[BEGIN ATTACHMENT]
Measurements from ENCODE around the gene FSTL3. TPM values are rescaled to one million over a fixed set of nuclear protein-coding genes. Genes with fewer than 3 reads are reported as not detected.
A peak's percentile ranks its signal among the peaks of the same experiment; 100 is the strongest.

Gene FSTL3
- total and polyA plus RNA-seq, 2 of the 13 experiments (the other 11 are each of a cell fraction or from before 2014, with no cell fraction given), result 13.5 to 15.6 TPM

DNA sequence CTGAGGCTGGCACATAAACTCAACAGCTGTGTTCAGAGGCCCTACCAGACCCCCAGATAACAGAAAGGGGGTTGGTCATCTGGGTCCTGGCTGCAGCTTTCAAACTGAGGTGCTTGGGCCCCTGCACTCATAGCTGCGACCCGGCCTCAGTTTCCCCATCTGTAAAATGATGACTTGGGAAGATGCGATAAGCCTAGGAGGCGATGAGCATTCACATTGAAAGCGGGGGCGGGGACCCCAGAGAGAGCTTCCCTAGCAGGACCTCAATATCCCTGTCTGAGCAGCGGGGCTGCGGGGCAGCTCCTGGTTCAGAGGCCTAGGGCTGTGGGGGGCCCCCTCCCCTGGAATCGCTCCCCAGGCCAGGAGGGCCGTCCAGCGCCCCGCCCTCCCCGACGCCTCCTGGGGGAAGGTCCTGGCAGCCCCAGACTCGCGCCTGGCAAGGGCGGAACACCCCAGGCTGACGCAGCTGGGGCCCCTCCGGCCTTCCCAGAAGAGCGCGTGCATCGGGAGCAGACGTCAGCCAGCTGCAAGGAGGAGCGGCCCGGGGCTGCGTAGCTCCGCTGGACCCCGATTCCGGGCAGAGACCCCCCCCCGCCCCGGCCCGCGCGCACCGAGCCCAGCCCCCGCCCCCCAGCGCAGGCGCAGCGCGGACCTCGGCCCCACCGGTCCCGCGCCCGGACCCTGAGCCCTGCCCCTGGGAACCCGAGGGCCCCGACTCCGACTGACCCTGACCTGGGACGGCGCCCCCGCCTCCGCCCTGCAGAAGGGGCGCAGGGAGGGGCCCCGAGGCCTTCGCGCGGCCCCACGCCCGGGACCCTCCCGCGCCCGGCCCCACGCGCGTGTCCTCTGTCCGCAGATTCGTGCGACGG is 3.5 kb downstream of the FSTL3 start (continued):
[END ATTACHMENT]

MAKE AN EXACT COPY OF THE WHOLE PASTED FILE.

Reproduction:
Measurements from ENCODE around the gene FSTL3. TPM values are rescaled to one million over a fixed set of nuclear protein-coding genes. Genes with fewer than 3 reads are reported as not detected.
A peak's percentile ranks its signal among the peaks of the same experiment; 100 is the strongest.

Gene FSTL3
- total and polyA plus RNA-seq, 2 of the 13 experiments (the other 11 are each of a cell fraction or from before 2014, with no cell fraction given), result 13.5 to 15.6 TPM

DNA sequence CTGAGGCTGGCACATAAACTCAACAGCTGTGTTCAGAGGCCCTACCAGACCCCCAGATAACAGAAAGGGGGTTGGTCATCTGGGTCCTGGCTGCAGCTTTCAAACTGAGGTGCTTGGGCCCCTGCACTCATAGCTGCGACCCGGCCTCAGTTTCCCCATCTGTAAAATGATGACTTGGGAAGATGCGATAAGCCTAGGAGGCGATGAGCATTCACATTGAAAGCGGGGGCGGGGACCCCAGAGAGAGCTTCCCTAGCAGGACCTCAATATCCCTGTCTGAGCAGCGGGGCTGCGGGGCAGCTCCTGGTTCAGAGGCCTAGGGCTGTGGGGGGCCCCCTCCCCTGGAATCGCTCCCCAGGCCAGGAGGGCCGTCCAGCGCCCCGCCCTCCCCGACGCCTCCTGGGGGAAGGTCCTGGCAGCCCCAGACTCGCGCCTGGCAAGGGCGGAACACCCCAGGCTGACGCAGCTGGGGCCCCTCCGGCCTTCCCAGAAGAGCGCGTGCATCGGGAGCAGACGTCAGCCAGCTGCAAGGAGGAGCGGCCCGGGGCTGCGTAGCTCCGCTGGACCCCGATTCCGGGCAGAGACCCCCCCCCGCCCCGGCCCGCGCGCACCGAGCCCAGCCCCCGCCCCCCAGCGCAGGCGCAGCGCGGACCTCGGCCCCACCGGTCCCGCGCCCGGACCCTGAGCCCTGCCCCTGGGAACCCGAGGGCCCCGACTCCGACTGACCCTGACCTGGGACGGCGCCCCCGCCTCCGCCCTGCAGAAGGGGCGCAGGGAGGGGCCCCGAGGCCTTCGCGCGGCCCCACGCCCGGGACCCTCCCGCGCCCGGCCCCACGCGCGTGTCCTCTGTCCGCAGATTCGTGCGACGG is 3.5 kb downstream of the FSTL3 start (continued):